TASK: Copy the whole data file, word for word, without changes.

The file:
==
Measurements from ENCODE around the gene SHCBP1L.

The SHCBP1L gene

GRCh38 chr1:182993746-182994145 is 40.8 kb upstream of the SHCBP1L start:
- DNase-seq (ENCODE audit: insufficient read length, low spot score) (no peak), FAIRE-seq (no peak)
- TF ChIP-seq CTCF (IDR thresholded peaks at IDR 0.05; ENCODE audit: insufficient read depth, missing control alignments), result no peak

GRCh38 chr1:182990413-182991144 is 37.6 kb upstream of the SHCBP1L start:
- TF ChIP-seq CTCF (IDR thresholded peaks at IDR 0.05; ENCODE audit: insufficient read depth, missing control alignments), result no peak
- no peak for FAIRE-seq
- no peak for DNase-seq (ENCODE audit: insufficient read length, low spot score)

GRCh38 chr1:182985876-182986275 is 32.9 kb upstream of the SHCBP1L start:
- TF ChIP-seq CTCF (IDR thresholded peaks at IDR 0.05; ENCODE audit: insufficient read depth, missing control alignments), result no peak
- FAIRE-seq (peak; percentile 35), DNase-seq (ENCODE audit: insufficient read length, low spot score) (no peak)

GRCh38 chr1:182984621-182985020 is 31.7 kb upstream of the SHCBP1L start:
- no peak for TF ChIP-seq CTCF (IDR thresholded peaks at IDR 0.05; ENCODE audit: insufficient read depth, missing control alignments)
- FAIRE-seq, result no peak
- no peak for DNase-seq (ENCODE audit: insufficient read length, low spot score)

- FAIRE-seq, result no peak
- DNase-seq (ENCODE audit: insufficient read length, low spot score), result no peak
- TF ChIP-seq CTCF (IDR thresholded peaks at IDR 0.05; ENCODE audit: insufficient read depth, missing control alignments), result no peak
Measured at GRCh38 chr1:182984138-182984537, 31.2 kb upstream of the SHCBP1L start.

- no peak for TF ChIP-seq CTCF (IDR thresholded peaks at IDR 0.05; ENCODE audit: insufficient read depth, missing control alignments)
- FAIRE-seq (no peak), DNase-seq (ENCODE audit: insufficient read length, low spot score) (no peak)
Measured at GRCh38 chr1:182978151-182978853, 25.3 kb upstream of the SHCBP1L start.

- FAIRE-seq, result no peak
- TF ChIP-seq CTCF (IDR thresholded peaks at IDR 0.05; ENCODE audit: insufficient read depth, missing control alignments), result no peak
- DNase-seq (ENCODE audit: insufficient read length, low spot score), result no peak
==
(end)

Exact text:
Measurements from ENCODE around the gene SHCBP1L.

The SHCBP1L gene

GRCh38 chr1:182993746-182994145 is 40.8 kb upstream of the SHCBP1L start:
- DNase-seq (ENCODE audit: insufficient read length, low spot score) (no peak), FAIRE-seq (no peak)
- TF ChIP-seq CTCF (IDR thresholded peaks at IDR 0.05; ENCODE audit: insufficient read depth, missing control alignments), result no peak

GRCh38 chr1:182990413-182991144 is 37.6 kb upstream of the SHCBP1L start:
- TF ChIP-seq CTCF (IDR thresholded peaks at IDR 0.05; ENCODE audit: insufficient read depth, missing control alignments), result no peak
- no peak for FAIRE-seq
- no peak for DNase-seq (ENCODE audit: insufficient read length, low spot score)

GRCh38 chr1:182985876-182986275 is 32.9 kb upstream of the SHCBP1L start:
- TF ChIP-seq CTCF (IDR thresholded peaks at IDR 0.05; ENCODE audit: insufficient read depth, missing control alignments), result no peak
- FAIRE-seq (peak; percentile 35), DNase-seq (ENCODE audit: insufficient read length, low spot score) (no peak)

GRCh38 chr1:182984621-182985020 is 31.7 kb upstream of the SHCBP1L start:
- no peak for TF ChIP-seq CTCF (IDR thresholded peaks at IDR 0.05; ENCODE audit: insufficient read depth, missing control alignments)
- FAIRE-seq, result no peak
- no peak for DNase-seq (ENCODE audit: insufficient read length, low spot score)

- FAIRE-seq, result no peak
- DNase-seq (ENCODE audit: insufficient read length, low spot score), result no peak
- TF ChIP-seq CTCF (IDR thresholded peaks at IDR 0.05; ENCODE audit: insufficient read depth, missing control alignments), result no peak
Measured at GRCh38 chr1:182984138-182984537, 31.2 kb upstream of the SHCBP1L start.

- no peak for TF ChIP-seq CTCF (IDR thresholded peaks at IDR 0.05; ENCODE audit: insufficient read depth, missing control alignments)
- FAIRE-seq (no peak), DNase-seq (ENCODE audit: insufficient read length, low spot score) (no peak)
Measured at GRCh38 chr1:182978151-182978853, 25.3 kb upstream of the SHCBP1L start.

- FAIRE-seq, result no peak
- TF ChIP-seq CTCF (IDR thresholded peaks at IDR 0.05; ENCODE audit: insufficient read depth, missing control alignments), result no peak
- DNase-seq (ENCODE audit: insufficient read length, low spot score), result no peak